Meryl Streep

Two-time Oscar Award-winner Meryl Streep portrays Corrine Whitman, head of counter terrorism for the CIA. Gavin Hood relished the opportunity to work with the legendary actress. “Possibly the greatest privilege on this movie was to work with Meryl, and I know it sounds sort of sycophantic to say, but it is true,” he says. “She is an icon and I can only say she is a consummate professional and so kind to everyone and completely disciplined. When you are ready, she is ready.”

Rounding out the international cast are American born Peter Sarsgaard and Alan Arkin (a recent Oscar winner for “Little Miss Sunshine”); Israeli actor Igal Naor; Moroccan actress Zineb Oukach; and Algerian actor Moa Khouas.

The topic of “extraordinary rendition” was a daily topic of discussion on the set– from the actors to the filmmakers to the international crew. It remained a hot button issue that fueled a lot of differing opinions. “My reaction when I first learned of 'extraordinary rendition' was pretty much disbelief that it was happening,” says Reese Witherspoon. It just doesn't seem altogether American, to detain people without due process, and without the opportunity to be charged with a crime and to go through a proper trial. And that there is no legal recourse for people who have endured this type of torture is shocking. I am really proud to be part of a project that is bringing this practice to the public's attention.”

“I think one of the dilemmas for us in the West, and in particular here in America, is we find torture unpalatable,” says Gavin Hood. “We don't do that. But the attitude is, 'hey, if it's gotta be done, just don't tell me about it. And that's where you get the concept of outsourcing the torture–well, these countries do it anyway, so let them do it.' That's a moral cop-out. Just because you are removed from it doesn't mean you are not involved.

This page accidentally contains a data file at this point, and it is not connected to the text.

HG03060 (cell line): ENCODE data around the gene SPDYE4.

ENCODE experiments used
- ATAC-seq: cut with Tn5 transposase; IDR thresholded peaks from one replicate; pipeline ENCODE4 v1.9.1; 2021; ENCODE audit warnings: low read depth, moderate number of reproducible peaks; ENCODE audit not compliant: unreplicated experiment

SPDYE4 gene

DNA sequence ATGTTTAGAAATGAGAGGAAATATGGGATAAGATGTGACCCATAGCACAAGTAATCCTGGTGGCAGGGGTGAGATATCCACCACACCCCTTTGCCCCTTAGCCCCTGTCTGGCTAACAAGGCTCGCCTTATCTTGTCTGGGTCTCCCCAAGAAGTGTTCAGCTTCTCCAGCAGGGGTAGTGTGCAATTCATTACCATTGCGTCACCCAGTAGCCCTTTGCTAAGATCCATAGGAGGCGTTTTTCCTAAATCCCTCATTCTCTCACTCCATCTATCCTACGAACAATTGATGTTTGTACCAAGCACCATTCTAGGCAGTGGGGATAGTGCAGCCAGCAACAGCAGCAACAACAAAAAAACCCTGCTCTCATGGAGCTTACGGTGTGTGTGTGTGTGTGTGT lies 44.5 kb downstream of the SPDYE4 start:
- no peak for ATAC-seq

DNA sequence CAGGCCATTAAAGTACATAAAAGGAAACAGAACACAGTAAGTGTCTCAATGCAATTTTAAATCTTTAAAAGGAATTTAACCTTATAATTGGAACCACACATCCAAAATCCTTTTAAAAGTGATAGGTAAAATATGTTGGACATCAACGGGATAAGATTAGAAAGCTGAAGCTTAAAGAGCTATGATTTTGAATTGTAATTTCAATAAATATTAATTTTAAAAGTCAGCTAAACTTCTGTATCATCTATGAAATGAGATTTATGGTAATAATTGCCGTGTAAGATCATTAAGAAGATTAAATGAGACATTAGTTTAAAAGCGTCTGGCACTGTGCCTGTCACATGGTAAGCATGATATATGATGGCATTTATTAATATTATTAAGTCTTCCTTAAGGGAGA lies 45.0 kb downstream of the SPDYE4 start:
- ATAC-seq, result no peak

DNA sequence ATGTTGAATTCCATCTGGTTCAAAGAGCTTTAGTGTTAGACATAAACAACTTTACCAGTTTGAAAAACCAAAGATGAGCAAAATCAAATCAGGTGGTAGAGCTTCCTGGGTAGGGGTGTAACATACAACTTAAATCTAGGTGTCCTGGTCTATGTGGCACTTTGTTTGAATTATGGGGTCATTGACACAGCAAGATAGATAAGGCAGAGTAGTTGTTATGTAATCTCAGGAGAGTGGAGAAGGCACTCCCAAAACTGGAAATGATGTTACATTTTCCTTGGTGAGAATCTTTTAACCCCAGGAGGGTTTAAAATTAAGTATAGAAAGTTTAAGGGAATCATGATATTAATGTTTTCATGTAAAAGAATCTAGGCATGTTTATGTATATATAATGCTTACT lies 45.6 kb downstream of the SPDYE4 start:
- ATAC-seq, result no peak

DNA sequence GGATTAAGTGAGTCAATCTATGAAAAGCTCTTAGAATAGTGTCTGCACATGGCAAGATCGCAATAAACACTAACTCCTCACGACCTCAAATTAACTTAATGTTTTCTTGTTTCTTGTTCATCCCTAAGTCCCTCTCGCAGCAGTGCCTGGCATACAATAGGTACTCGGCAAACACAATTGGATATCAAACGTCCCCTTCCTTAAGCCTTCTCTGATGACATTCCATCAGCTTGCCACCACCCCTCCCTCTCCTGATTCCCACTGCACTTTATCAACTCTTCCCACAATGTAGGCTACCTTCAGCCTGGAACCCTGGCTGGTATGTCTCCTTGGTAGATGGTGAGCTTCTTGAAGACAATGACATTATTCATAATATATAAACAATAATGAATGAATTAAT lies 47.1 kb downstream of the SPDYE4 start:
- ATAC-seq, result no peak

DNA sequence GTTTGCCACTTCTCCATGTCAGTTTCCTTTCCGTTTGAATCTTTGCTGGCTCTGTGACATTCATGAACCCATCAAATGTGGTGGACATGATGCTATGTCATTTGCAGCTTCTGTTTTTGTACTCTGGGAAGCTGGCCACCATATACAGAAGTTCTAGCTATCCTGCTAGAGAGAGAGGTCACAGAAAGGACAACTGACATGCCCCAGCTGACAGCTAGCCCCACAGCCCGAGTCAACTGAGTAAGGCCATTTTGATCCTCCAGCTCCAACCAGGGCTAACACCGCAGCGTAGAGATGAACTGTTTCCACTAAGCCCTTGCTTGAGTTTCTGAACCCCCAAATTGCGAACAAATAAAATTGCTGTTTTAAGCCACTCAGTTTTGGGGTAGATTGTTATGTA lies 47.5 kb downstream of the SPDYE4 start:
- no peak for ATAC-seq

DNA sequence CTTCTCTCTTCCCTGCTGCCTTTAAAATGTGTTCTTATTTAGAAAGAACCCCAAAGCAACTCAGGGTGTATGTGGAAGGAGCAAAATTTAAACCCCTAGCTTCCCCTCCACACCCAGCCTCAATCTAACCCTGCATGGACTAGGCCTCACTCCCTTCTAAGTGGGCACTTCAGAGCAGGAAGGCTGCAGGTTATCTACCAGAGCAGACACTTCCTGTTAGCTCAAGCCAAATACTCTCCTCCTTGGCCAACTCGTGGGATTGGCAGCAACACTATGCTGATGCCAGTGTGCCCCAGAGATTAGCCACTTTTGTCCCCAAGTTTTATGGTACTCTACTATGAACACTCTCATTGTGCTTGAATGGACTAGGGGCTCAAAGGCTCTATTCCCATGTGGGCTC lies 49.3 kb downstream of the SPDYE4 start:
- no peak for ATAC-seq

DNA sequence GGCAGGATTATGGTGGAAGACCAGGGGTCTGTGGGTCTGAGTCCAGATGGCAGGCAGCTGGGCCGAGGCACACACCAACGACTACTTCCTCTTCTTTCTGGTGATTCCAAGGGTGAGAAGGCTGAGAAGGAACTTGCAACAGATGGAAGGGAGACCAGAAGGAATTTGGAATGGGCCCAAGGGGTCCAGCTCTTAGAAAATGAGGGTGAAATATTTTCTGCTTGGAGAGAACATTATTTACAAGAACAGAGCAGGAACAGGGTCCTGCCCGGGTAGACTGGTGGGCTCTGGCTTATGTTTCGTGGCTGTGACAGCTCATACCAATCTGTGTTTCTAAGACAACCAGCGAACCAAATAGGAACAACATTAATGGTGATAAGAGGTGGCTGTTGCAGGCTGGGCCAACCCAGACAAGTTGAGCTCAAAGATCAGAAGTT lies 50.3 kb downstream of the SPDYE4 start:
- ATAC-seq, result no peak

“The other question is, does torture work It's apparent to enormous numbers of military lawyers, FBI agents, CIA agents Not just myself. It's apparent to a great number of people actually involved in the process that it frequently results in poor intelligence. The information you get is often bad because the person you are getting it from is terrified and wants whatever you are doing to them to stop. They will say what you want to hear so you will stop torturing them.”
Executive producer Bill Todman, Jr. feels that “If a person is rendered and our government let's that person go and they go to New York and blow up another building, is that right or wrong If a government renders somebody and treats them and interrogates them in ways we would never do in the United States, and they are innocent . . .is that right or wrong I am not sure if I have a firm perspective about it”
“In terms of survival of this country, and fighting for everything that we started out with, I do think the way we deal with things will have to change somewhat,” says Peter Sarsgaard. “It's just by how much. And if by compromising what we do, do we become a country that we don't want to be Is it important to sacrifice one man for the benefit of 7,000. I think it's wrong but it is a compelling argument. Rendition is something that our government could decide not to do anymore. But even if rendition goes away, there will be something else, some other way. We will be living with this for a long time.”